Of all the rarities, one of the most memorable was the release of several perfumes once exclusive to the Czars of Russia; manufactured in France, they were of the highest quality and could not be bought by ordinary Russians. The original formulas were not lost in the Russian Revolution, as they were in France, and they were briefly re-created in a limited edition some years ago. I do not recall the names of all of them, but two have stayed with me to this day. Anna Karenina was an indescribably romantic floral, unique in that it was composed of dried flowers instead of fresh. That sounds odd I know, but it was rich and powerful and made me think of a heavy silk brocade curtain at an opera house. The other one was a name I could not spell or pronounce but translated as something like “Russian Fantasy.” As soon as I smelled it, I was transported to a verdant forest surrounded by songbirds and murmuring waters. It was an out-of-body experience. This was the one I bought, but of course it is no longer available. If I close my eyes I can still remember how it made me feel. This was truly perfume as Art, and I owe it all to one man’s dream.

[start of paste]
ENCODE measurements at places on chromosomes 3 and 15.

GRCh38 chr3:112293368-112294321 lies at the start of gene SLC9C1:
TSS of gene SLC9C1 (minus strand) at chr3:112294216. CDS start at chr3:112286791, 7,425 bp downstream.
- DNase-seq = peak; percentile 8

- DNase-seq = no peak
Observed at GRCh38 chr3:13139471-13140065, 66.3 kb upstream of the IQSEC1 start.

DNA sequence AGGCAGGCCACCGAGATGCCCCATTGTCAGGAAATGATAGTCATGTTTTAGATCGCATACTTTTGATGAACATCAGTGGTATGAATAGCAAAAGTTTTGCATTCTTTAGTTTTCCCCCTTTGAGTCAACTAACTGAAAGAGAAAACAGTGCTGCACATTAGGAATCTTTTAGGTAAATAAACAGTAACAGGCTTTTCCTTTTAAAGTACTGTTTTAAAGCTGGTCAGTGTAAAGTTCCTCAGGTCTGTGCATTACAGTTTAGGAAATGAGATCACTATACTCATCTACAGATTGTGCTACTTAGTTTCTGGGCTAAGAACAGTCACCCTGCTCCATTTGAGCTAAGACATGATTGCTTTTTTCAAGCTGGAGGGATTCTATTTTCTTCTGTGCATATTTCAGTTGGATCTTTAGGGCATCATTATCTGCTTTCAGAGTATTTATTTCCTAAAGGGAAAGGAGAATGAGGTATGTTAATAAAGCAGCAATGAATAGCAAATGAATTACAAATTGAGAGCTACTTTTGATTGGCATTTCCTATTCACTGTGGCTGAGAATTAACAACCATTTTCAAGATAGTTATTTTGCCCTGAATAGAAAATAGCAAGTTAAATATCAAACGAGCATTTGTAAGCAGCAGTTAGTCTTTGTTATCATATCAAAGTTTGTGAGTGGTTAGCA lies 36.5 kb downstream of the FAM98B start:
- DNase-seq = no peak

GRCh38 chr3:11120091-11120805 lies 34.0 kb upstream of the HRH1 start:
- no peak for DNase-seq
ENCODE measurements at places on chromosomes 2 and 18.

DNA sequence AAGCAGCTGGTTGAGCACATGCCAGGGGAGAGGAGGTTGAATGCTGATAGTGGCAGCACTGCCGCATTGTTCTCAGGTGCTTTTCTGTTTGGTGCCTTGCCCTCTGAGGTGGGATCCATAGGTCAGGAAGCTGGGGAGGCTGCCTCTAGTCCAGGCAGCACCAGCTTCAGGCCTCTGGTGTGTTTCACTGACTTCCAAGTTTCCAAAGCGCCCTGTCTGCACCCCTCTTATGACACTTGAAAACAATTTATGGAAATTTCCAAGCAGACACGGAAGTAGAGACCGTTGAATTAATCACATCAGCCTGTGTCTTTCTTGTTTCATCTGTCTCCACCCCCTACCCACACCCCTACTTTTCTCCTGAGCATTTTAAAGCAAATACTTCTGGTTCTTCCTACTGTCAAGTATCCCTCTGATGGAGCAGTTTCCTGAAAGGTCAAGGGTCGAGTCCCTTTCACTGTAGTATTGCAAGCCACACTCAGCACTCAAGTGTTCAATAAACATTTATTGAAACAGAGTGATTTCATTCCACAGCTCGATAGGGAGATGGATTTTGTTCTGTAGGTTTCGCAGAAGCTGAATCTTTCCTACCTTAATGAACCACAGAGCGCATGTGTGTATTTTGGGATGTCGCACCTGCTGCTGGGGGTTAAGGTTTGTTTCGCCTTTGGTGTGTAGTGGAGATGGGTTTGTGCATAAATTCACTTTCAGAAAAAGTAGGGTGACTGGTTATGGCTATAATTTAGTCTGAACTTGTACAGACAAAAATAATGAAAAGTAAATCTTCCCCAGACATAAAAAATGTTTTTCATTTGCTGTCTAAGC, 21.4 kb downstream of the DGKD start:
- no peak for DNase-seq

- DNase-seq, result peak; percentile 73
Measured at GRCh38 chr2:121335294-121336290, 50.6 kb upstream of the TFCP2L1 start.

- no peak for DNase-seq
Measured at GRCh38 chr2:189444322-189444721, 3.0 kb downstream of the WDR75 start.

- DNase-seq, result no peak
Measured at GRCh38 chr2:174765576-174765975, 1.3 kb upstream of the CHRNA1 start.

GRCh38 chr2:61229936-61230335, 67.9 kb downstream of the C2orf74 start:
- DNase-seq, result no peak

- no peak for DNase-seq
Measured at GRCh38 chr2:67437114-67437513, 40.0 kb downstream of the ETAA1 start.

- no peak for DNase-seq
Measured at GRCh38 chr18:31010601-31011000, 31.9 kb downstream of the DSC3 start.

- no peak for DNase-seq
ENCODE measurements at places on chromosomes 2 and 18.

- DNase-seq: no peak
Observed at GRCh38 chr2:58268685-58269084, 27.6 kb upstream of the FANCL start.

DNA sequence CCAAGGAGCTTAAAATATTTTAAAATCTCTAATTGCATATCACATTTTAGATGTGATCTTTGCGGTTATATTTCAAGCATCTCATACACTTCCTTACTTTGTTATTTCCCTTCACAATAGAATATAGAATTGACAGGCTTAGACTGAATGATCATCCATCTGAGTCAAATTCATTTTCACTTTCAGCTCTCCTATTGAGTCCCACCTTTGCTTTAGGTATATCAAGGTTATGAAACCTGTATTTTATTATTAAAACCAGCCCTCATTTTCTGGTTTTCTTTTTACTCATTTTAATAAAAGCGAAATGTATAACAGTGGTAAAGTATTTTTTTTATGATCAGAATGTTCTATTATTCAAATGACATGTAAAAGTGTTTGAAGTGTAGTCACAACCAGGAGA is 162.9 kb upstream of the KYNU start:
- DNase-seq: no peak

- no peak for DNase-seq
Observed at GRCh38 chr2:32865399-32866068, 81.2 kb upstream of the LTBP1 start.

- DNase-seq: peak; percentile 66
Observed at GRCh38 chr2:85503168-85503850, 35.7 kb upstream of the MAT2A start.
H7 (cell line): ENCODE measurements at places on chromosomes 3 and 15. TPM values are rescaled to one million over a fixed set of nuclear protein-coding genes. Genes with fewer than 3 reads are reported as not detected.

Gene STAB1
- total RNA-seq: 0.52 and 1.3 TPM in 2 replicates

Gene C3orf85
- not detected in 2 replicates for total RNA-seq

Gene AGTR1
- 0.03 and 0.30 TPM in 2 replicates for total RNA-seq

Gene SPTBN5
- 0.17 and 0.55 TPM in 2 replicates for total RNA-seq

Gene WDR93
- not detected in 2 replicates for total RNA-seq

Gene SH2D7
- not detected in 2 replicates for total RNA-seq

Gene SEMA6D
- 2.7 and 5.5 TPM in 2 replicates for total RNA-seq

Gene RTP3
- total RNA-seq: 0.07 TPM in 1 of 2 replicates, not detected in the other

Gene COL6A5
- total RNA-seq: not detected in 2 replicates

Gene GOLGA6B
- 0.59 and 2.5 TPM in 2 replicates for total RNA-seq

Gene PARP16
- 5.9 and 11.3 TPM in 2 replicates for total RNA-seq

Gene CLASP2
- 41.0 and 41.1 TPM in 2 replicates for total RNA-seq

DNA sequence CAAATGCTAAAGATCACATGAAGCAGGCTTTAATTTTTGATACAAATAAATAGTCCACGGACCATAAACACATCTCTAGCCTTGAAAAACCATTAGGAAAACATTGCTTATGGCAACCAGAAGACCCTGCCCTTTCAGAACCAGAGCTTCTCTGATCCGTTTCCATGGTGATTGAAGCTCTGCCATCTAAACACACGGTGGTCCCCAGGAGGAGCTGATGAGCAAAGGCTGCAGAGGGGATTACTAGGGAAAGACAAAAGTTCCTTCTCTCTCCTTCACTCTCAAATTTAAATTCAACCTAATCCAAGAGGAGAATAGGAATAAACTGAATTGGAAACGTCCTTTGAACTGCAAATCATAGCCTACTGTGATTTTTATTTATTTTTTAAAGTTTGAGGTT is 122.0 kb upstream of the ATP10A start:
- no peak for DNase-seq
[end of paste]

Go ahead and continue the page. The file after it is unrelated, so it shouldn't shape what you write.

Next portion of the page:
COMING SOON: Part Two: The Stories, to be published over at the Perfume-Smellin’ Things blog next week, so please visit!
Image source: adclassix.com, vintageads4u.com, ebay.com, amouage.com
July 31st, 2007
A little while back I did a post on one of my favorite perfumers, Francis Kurkdjian. Ever since then, I’ve been on pins and needles about doing an interview with him, and I can’t even tell you how excited I am to share it with you today. Thank you to Monsieur Kurkdjian for taking the time to share a bit of his brilliant mind (and nose) with us, perfume fanatics!
1. Was there a specific moment when you knew you wanted to be a perfumer, and what/when was it?
I wanted to follow the path of both my grandparents in fashion and couture but I don’t know how to draw. At the age of 16 I therefore decided to become a perfumer because, in its spirit, perfume is to me the closest métier to fashion.
2. What profession would you have gone into had you taken an alternate route in life?
Architect? Restorer? Archaeologist? Ballet dancer? Who knows! But no one knows what the future is made of.
3. Your fragrances seem to have a definite association with a particular color palette. Are you inspired by particular visual images or even specific palettes?
I am not sure I agree with what you said. When you look through my work from Le Male in 1995 until the new Ungaro fragrance for women or “For Him” by Narciso Rodriguez that will launch this fall, I am not sure one can say they are inspired or driven by one specific palette.